The End of the Story?

March 7th, 2012
A few months before diagnosis
A few months after treatment

The old saying that “A picture tells a thousand words” doesn’t really come close. The woman you see in the before photo really no longer exists. The woman you see in the after photo doesn’t exist yet – it’s a work in progress.

Cancer is the disease that caused this physical change, but in battling the disease you begin to realize that you may have sicknesses that don’t manifest physically that are suddenly dumped on the ground in front of you to sort through. It’s kind of like a sweater with a loose thread. Cancer is that loose thread. As you begin to pull on it and try to cut it out, knot it up, or repair it, it quickly unravels, and before you even realize it, you’ve totally destroyed the thing you were hoping to fix.

I’ve read there is some relationship between getting sick physically and being sick spiritually. The physical ailment that shows up is usually an indicator that things are out of balance in your system. I don’t speculate that every person that gets cancer has anything else wrong with them besides cancer – those are the lucky ones. I truly wish cancer was the worst thing about the experience I have been through in the last year. But when you think about it, you can usually point to something out of balance that might be the culprit.

Take lung cancer (and there are cases of lung cancer that are NOT smoking related)….but smoking CAN and DOES cause lung cancer. Smoking is an addiction. Any addiction is an appetite that can’t be fulfilled. An appetite only gets bigger until you starve it. And until you starve it, your life is out of balance because your appetites drive you to discontentment. You can never get enough. A little bird named Andy Stanley dropped that bit of unexpected wisdom on me, and a truer word was never spoken.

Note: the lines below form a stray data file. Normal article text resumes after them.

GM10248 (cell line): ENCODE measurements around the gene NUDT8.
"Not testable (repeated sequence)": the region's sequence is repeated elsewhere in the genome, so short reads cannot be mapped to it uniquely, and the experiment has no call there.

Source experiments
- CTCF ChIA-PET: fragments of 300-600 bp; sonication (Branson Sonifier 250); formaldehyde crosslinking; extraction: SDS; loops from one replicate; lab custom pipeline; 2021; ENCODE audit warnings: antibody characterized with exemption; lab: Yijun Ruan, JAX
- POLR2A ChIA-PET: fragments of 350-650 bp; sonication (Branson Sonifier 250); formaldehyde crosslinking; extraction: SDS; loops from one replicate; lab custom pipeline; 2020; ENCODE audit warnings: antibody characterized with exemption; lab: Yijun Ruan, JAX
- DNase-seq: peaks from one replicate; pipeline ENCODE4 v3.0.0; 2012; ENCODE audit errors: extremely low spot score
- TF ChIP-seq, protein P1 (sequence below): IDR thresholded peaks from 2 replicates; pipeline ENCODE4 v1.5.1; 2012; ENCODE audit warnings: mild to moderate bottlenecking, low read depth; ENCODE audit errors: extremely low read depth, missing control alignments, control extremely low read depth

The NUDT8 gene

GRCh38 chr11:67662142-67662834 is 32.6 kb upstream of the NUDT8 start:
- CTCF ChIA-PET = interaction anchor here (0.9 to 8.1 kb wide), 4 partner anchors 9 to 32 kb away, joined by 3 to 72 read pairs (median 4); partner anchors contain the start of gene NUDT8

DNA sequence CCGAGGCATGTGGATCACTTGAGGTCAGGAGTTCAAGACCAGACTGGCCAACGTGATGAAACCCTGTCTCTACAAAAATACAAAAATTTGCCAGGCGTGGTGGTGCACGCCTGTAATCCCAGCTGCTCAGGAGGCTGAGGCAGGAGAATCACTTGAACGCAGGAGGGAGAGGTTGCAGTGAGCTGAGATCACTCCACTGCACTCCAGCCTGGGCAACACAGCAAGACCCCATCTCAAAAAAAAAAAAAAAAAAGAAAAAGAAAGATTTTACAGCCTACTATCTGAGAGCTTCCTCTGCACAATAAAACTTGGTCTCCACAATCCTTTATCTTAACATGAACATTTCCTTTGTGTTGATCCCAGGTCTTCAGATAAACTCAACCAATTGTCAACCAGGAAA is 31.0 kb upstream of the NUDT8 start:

Many research studies show that 40-50% of all cancers are caused by a lack of balance in our lives whether it be an addiction to alcohol, tobacco, unhealthy foods, or lack of attention to our health in general. Breast cancer causes can be genetic but only 10% of the cases that occur are genetically caused. I was shocked to learn that in this journey. That means that 90% of us who get diagnosed don’t have a genetic predisposition (at least one that has been identified through science today), and it is almost impossible to believe it is “chance”.

There is something about our lifestyles, whether or be reliance on birth control, drinking alcohol, eating certain foods, even healthy ones like soy, beef, black tea,  or even taking folic acid supplements – the ones you are told to take before you get pregnant! All of these things are risk factors that encourage hormone production. Two-thirds of breast cancers are ER/PR positive (fed by hormones). And there are a plethora of other excesses that can also turn on the cancer cells that are in our bodies. It is a sign that something isn’t right, and we are blessed to get that wake up call before we kill ourselves in other ways. And we are lucky if we get that wake up call before the disease progresses to a point that it can’t be stopped.